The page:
PRC agrees with NNA’s arguments in mail processing network changes

November 28, 2012

Opinion on Service
Standard Changes:
USPS picks wrong path

Arguments put forth by the National Newspaper Association in the “service standards case” were agreed to by the Postal Regulatory Commission advisory opinion Sept. 29 on the U.S. Postal Service’s “Mail Processing Network Rationalization” plans.
The advisory opinion was required because the service standard changes require the PRC, by law, to give such an opinion. Unfortunately, the complex case took 10 months to resolve, and USPS plans to close processing plants proceeded without the opinion this past summer.
Whether any of the advice given will be heeded remains to be seen, they are “advisory” as titled. But often the Postal Service does respond favorably to at least some PRC recommendations.
NNA witnesses were David Bordewyk, South Dakota Newspaper Association executive director and vice-chair of NNA’s Postal Committee, and me.

What did USPS do
to service standards?
Using the deceptive title “Modern Service Standards,” USPS has degraded its important revenue category, First-Class Mail, by moving from one-day to two-day all mail handled by more than one processing facility. And by January 2014, even intra-SCF First-Class Mail may not get one-day service. Two-day delivery goes to three-day.
That may not seem like a big deal, but it was in one case I dealt with of a college sports publication traveling about 90 miles from the Lexington, KY, SCF to a Cincinnati SCF-area post office in the “exurbs.” The customer, who should have gotten Periodicals delivery within one to two days, upgraded to First Class at a much higher cost to get his copy of “Cats Pause” sooner because of Periodical service “failures.”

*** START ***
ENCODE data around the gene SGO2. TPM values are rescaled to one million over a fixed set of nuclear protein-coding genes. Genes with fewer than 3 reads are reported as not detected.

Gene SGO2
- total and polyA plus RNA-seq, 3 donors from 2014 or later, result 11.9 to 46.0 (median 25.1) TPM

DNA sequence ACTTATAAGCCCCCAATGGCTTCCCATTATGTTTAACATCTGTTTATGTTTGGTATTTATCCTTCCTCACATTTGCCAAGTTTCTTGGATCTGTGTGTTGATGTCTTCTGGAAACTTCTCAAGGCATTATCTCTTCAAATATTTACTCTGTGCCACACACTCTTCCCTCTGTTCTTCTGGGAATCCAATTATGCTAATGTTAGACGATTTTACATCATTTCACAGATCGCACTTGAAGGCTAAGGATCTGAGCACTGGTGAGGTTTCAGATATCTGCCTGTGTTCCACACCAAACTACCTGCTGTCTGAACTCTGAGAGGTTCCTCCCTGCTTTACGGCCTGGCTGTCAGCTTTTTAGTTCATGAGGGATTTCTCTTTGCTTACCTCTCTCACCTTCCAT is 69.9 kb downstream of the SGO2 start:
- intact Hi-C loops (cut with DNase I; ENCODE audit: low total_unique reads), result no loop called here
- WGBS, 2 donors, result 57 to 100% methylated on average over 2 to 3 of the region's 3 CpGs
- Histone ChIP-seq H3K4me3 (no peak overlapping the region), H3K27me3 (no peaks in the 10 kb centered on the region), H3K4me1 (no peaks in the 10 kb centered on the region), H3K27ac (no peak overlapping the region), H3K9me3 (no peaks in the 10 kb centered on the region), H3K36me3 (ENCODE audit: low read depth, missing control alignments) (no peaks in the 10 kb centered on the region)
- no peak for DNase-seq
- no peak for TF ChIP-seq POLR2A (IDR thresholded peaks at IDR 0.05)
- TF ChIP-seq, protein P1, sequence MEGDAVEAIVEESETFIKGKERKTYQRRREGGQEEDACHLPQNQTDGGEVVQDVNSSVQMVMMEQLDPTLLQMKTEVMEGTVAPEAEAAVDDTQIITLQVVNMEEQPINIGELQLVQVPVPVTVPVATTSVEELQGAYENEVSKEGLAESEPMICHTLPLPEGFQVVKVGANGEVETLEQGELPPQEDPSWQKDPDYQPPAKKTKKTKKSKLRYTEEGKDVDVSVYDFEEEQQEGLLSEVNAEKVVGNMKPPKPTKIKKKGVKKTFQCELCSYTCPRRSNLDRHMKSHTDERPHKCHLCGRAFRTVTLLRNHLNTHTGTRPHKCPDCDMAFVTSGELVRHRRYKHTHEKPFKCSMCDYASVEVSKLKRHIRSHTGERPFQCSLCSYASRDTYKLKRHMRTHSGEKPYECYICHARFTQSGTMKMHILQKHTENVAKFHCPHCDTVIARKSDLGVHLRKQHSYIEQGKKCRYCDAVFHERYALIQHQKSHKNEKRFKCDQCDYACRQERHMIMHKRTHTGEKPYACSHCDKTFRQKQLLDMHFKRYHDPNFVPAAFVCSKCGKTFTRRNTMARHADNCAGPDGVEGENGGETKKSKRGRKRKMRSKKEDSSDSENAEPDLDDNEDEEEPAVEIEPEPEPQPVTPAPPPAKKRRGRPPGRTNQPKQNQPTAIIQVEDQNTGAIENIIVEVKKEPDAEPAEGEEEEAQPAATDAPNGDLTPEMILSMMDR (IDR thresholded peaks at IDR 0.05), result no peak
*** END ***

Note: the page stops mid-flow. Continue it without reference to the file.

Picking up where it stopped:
Not only did USPS not meet its own lowered First-Class service standards of two days, but also it was taking three to five days to get there. And because transportation was in place that could have still permitted one-day delivery, it appears that USPS slowed the presorted mail down to meet or exceed on the long side the lower standards USPS gives itself.
Periodicals mail has moved from one to nine days nationwide to two to nine days for mail entered at a processing plant. (NNA has worked hard to ensure that mail entered at the post office, or “delivery unit,” gets the same one-day (usually next day) service that it has historically had. With plant closures so far, NNA has seen member complaints of mail sent to a single processing plant take three to seven days to get delivered when it should have been two or three days.